A Cook County jury on Tuesday found a fourth person guilty in the beating of a Chicago teenager whose videotaped death prompted nationwide outrage.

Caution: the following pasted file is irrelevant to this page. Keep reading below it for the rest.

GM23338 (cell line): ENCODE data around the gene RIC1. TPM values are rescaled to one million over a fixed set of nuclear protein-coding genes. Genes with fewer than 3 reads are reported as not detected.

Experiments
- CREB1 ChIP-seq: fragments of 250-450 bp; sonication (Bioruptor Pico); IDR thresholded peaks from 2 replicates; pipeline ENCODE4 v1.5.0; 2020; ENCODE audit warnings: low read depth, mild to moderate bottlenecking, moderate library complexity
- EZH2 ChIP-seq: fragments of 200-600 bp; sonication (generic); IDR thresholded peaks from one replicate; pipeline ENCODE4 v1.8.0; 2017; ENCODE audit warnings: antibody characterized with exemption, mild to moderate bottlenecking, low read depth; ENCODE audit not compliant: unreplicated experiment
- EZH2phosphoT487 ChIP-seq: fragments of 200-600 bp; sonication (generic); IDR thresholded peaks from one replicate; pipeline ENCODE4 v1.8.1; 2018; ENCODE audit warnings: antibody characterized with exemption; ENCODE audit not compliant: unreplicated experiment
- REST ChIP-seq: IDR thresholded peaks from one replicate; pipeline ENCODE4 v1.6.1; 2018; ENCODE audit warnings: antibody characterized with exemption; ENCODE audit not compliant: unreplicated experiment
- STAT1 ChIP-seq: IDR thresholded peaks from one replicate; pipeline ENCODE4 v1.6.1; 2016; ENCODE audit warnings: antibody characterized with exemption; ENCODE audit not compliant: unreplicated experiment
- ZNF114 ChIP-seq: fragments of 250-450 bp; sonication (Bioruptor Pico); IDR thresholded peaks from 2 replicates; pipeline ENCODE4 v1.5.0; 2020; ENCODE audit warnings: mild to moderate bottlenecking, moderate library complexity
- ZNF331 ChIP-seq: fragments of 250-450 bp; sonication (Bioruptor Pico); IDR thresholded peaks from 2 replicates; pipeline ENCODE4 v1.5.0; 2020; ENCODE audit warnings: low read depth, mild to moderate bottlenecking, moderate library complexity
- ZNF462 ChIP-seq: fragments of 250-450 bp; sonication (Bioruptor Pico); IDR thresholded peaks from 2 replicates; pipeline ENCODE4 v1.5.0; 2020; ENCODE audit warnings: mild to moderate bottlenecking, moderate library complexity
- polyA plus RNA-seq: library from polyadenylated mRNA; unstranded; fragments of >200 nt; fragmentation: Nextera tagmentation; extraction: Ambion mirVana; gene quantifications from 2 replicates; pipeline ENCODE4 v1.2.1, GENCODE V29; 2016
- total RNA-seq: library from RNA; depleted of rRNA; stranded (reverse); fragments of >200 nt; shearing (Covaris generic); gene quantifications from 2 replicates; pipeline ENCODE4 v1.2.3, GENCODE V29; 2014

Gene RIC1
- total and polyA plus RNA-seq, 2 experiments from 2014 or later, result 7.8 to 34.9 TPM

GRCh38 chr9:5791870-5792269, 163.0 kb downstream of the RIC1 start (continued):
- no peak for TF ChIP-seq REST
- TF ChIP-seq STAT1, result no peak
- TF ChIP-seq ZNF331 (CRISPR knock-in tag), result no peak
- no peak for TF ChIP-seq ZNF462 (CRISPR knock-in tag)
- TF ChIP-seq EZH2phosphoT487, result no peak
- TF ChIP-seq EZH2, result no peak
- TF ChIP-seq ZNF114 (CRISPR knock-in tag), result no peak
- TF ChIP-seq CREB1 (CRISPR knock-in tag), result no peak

CHICAGO (AP) — A Cook County jury on Tuesday found a fourth person guilty in the beating of a Chicago teenager whose videotaped death prompted nationwide outrage. After 90 minutes of deliberations, the jury convicted Eugene Riley, 20, of first-degree murder in the death of Fenger High School sophomore Derrion Albert. Afterward, Albert’s grandfather, Norman Golliday, said the family believes the verdict was "just and true." He added the process has become toxic for family members because they were going through it again and again. In a cell phone camera video, Albert is seen being punched, slammed over his head with large boards, kicked and finally stomped on his head. The sight of Albert, trying to defend himself against waves of attackers, being knocked to the ground, staggering up and unable to cover his body from all the kicks and punches, prompted the Chicago Police Department and the school district to take steps to increase security around schools,. At the same time, in Washington, President Barack Obama dispatched two top Cabinet officials to the city to discuss ways to quell the violence. "Each of those blows, each of those massive hits to Derrion Albert’s head, contributed to his death," Assistant State’s Attorney James Papa said in his closing arguments earlier Tuesday. Papa contended Riley could have walked away when he saw Albert, 16, being repeatedly kicked in the head as he lay on the ground the afternoon of Sept. 24, 2009. He said instead, Riley further inflamed mob action by taking a large wooden board and slamming it down hard on Albert’s head. Riley testified Monday he only hit Albert because he was trying to defend a younger brother who had been knocked unconscious with a brick. "It was a reaction. I was scared. I didn’t know what was going on. I wasn’t thinking," Riley said. Papa pointed out Albert, who was unarmed, was already on the ground and being struck by others when Riley attacked him. Assistant Public Defender David McMahon argued Riley, then 18, made a "mistake" and "never meant" for Albert to die. Riley was the fourth defendant convicted in Albert’s murder. A juvenile and two adults were convicted and one other adult has pleaded guilty to first-degree murder. The last defendant in the case, Lapoleon Colbert, is scheduled for trial later this month. Copyright 2011 The Associated Press. (AP Photo/Chicago Police Department, File)